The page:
“The reality is that the police exist primarily as a system for managing and even producing inequality by suppressing social movements and tightly managing the behaviors of poor and nonwhite people: those on the losing end of economic and political arrangements,” writes Vitale, in contrast.
This can be seen most clearly in the origins of modern policing, which were tied to three basic arrangements of inequality in the 18th century: slavery, colonialism and the control of a new industrial working class.
In Britain, Sir Edmund Peel established the first urban police department, London’s Metropolitan Police, in 1829, modelled on his experience developing new methods of colonial control while managing the occupation of Ireland. Bloody massacres only increased resistance, so Peel employed more subtle methods — “identifying and neutralizing troublemakers and ringleaders through threats and arrests,” writes Vitale.
That model was imported to Boston in 1838, and spread from there, most notably, to New York City in 1844, where biracial dockworker strikes, starting in 1802, and wider strike waves, beginning in 1809, “culminated in the formation of the Workingman’s Party in 1829, which demanded a ten-hour day, and led to the founding of the General Trade Union in 1833,” writes Vitale.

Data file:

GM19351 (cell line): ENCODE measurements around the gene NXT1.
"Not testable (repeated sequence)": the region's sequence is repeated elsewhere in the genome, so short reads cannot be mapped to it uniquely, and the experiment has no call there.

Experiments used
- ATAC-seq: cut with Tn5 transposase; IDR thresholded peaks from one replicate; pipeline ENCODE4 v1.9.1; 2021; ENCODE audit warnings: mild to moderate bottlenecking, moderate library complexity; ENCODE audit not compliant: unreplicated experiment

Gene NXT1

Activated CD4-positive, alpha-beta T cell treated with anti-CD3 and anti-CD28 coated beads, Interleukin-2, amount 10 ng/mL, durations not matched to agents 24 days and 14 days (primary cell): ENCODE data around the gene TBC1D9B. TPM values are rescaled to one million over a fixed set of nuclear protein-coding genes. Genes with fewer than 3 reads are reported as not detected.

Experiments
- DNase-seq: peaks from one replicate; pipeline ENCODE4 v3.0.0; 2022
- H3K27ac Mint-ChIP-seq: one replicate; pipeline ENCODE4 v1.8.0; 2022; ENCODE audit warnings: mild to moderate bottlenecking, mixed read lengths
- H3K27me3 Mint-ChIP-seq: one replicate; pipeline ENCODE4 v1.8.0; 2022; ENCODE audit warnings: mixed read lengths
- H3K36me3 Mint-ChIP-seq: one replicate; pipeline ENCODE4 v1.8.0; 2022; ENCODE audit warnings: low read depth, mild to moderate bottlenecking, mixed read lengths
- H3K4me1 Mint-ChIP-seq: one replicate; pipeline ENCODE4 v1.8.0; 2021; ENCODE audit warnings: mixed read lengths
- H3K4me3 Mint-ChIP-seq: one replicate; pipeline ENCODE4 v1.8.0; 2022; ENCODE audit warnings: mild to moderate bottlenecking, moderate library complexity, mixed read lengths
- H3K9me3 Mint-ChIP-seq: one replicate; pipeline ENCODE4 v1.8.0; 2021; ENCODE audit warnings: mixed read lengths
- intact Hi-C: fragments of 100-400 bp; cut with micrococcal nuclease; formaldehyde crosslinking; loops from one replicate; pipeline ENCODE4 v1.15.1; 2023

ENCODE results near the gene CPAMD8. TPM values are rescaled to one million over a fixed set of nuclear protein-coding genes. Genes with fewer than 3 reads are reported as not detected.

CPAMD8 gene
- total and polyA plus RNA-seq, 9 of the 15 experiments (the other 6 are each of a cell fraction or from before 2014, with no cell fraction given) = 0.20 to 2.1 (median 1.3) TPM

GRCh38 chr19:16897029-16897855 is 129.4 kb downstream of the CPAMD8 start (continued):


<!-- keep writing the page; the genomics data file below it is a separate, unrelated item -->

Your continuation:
A second point of origin was Southern slave patrols, adapted to controlling slaves in Southern cities, where they regularly were tasked with work outside the direct control of their master. These were professionalized long before the London Metropolitan Police.
“The Charleston City Guard and Watch became professionalized as early as 1783,” Vitale notes, and had 100 city and 60 state guards on its payroll by 1831.
There were other colonial origins as well, especially for state police. The Texas Rangers were originally “a loose band of irregulars… hired to protect the interests of newly arriving white colonists.” Its purpose was straightforward: It was established after a private police force, the Coal and Iron Police, proved inadequate in suppressing strikes and union organizing.
What’s more, Vitale notes, America then turned around and created colonial police forces in Central America and the Caribbean. They “were designed to be part of a Progressive Era program of modernization and nation-building, but were quickly turned into forces of brutal repression in the service of U.S.-backed regimes.”
Thus, the widely noted militarization of American police over the last few decades is but the latest example of a process that’s at least 100 years old. Given how badly our past several decades of forever wars have turned out, this close relationship only serves to further undermine the notion that it’s a source of safety, stability and lawful order.
The call to defund the police and invest in communities can be framed in multiple ways, one of which is simply to highlight how much funding has shifted to policing and prisons over the past four decades, with so little good to show for it and so much community need left unaddressed.